ROBERT D. TRUOG, Frances Glessner Lee Professor of Medical Ethics, Anaesthesia, and Pediatrics, and Director, Center for Bioethics, Harvard Medical School and Boston Children’s Hospital

PETER A. UBEL, Madge and Dennis T. McLawhorn University Professor of Business, Public Policy, and Medicine, Fuqua School of Business, Duke University

JAMES B. YOUNG, Professor of Medicine and Executive Dean, Cleveland Clinic Lerner College of Medicine of Case Western Reserve University, Cleveland, Ohio

Study Staff

CATHARYN T. LIVERMAN, Study Director

SARAH DOMNITZ, Study Director (through June 2017)

TRACY LUSTIG, Senior Program Officer (from July 2017)

KATIE LAWALL, Senior Program Assistant

OLIVIA YOST, Research Associate

ANDREW M. POPE, Director, Board on Health Sciences Policy

Suggested Citation:"Front Matter." National Academies of Sciences, Engineering, and Medicine. 2017. Opportunities for Organ Donor Intervention Research: Saving Lives by Improving the Quality and Quantity of Organs for Transplantation. Washington, DC: The National Academies Press. doi: 10.17226/24884.
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Suggested Citation:"Front Matter." National Academies of Sciences, Engineering, and Medicine. 2017. Opportunities for Organ Donor Intervention Research: Saving Lives by Improving the Quality and Quantity of Organs for Transplantation. Washington, DC: The National Academies Press. doi: 10.17226/24884.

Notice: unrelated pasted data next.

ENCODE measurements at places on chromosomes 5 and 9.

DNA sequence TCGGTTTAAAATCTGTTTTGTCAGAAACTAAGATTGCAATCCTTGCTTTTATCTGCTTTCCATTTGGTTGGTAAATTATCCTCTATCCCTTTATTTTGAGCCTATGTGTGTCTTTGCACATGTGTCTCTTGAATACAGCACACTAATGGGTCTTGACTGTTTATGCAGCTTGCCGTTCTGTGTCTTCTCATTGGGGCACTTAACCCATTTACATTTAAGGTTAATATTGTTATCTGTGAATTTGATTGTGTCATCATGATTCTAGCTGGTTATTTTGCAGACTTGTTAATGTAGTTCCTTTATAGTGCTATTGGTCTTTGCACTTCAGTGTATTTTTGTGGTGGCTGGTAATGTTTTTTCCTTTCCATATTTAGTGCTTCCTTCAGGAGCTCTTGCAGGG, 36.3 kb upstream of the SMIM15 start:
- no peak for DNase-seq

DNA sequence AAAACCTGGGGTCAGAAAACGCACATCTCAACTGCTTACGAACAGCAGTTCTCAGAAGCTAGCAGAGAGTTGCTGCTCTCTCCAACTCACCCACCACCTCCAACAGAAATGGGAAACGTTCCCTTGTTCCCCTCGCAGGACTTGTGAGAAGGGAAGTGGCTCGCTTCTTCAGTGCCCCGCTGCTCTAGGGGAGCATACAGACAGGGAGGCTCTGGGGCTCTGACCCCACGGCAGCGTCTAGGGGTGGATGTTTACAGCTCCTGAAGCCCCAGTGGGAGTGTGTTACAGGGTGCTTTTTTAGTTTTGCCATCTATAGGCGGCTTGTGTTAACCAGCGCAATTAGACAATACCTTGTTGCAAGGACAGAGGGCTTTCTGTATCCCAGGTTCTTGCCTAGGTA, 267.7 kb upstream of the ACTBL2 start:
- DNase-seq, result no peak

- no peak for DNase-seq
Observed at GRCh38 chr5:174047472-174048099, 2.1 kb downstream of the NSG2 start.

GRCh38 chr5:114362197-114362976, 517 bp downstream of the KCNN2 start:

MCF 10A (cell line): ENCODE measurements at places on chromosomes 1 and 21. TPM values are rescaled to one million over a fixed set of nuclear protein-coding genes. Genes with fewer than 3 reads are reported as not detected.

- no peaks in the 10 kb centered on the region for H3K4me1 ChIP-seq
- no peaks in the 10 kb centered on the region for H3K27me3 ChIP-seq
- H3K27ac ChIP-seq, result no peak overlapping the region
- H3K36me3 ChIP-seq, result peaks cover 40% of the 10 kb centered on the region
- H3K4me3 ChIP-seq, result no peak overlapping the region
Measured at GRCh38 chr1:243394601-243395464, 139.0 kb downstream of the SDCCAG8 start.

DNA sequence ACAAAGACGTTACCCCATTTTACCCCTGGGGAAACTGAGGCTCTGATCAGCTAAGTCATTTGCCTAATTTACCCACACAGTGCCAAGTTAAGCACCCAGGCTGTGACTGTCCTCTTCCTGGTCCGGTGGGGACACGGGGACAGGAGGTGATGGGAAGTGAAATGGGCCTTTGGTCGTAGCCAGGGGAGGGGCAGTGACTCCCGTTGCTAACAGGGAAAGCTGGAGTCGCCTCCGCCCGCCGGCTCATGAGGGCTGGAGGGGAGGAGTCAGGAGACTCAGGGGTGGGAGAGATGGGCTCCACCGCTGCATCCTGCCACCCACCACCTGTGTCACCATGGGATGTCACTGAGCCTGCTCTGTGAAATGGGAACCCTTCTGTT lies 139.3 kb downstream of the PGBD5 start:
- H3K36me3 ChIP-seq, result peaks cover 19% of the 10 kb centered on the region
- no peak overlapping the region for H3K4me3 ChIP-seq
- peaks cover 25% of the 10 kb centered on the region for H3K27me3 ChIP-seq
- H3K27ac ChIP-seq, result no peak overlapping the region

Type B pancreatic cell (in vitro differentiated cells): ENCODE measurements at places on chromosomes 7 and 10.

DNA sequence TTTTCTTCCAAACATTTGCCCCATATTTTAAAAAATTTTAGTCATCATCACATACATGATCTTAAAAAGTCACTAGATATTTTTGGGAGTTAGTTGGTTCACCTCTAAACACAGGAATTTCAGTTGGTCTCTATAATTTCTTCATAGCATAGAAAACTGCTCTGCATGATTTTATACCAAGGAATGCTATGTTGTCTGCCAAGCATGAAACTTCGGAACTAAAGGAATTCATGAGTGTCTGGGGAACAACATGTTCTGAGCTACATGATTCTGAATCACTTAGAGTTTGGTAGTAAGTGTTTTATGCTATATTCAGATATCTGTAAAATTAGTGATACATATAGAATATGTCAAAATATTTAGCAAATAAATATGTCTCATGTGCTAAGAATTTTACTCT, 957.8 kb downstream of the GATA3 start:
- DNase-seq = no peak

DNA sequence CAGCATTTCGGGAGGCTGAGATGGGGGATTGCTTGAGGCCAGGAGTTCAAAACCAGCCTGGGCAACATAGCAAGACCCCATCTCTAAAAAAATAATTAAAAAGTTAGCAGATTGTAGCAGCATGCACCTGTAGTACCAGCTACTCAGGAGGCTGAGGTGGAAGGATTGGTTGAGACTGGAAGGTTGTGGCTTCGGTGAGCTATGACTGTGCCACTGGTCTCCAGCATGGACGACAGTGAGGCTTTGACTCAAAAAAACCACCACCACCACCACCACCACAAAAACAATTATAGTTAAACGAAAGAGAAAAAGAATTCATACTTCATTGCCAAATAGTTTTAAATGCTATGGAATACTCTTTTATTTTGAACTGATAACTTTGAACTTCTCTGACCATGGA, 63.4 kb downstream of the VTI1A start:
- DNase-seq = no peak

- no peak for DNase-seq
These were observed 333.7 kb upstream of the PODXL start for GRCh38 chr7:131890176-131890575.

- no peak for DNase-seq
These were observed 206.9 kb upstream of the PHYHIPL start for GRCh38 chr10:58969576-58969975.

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Reviewers

This Consensus Study Report was reviewed in draft form by individuals chosen for their diverse perspectives and technical expertise. The purpose of this independent review is to provide candid and critical comments that will assist the National Academies of Sciences, Engineering, and Medicine in making each published report as sound as possible and to ensure that it meets the institutional standards for quality, objectivity, evidence, and responsiveness to the study charge. The review comments and draft manuscript remain confidential to protect the integrity of the deliberative process.

We thank the following individuals for their review of this report:

ALEX CAPRON, University of Southern California

DAVID CARTIER, cHealthWorks

SANDY FENG, University of California, San Francisco

JIM GLEASON, Transplant Recipients International Organization

SCOTT HALPERN, University of Pennsylvania

KATE HEFFERNAN, Verrill Dana, LLP

MARYL JOHNSON, University of Wisconsin

JEFFREY KAHN, Johns Hopkins University

HOWARD K. KOH, Harvard T.H. Chan School of Public Health

JACK LYNCH, Gift of Hope Organ & Tissue Donor Network

JOHN MAGEE, University of Michigan Transplant Center